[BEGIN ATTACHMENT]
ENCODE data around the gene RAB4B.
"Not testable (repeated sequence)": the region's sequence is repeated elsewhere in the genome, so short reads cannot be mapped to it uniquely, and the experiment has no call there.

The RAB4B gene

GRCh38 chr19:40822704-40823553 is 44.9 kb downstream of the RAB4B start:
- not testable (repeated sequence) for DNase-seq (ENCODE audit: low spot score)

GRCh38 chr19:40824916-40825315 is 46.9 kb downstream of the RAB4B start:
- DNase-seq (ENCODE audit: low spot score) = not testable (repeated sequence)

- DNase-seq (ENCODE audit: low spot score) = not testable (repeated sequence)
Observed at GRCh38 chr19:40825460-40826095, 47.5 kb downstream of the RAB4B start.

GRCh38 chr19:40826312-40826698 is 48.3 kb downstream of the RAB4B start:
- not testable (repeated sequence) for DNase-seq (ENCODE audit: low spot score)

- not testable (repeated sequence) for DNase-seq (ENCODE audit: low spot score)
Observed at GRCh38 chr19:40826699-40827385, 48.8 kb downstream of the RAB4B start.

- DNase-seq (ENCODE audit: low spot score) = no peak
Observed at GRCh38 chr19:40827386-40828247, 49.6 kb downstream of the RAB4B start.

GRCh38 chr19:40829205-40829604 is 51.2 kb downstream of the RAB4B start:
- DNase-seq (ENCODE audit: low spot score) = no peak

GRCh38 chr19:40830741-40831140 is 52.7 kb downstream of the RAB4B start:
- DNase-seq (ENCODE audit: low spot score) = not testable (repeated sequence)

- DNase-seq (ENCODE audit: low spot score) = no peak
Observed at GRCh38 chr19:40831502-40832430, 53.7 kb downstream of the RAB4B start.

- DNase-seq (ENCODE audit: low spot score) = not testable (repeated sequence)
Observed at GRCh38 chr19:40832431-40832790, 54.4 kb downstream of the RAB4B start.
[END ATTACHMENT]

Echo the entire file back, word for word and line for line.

ENCODE data around the gene RAB4B.
"Not testable (repeated sequence)": the region's sequence is repeated elsewhere in the genome, so short reads cannot be mapped to it uniquely, and the experiment has no call there.

The RAB4B gene

GRCh38 chr19:40822704-40823553 is 44.9 kb downstream of the RAB4B start:
- not testable (repeated sequence) for DNase-seq (ENCODE audit: low spot score)

GRCh38 chr19:40824916-40825315 is 46.9 kb downstream of the RAB4B start:
- DNase-seq (ENCODE audit: low spot score) = not testable (repeated sequence)

- DNase-seq (ENCODE audit: low spot score) = not testable (repeated sequence)
Observed at GRCh38 chr19:40825460-40826095, 47.5 kb downstream of the RAB4B start.

GRCh38 chr19:40826312-40826698 is 48.3 kb downstream of the RAB4B start:
- not testable (repeated sequence) for DNase-seq (ENCODE audit: low spot score)

- not testable (repeated sequence) for DNase-seq (ENCODE audit: low spot score)
Observed at GRCh38 chr19:40826699-40827385, 48.8 kb downstream of the RAB4B start.

- DNase-seq (ENCODE audit: low spot score) = no peak
Observed at GRCh38 chr19:40827386-40828247, 49.6 kb downstream of the RAB4B start.

GRCh38 chr19:40829205-40829604 is 51.2 kb downstream of the RAB4B start:
- DNase-seq (ENCODE audit: low spot score) = no peak

GRCh38 chr19:40830741-40831140 is 52.7 kb downstream of the RAB4B start:
- DNase-seq (ENCODE audit: low spot score) = not testable (repeated sequence)

- DNase-seq (ENCODE audit: low spot score) = no peak
Observed at GRCh38 chr19:40831502-40832430, 53.7 kb downstream of the RAB4B start.

- DNase-seq (ENCODE audit: low spot score) = not testable (repeated sequence)
Observed at GRCh38 chr19:40832431-40832790, 54.4 kb downstream of the RAB4B start.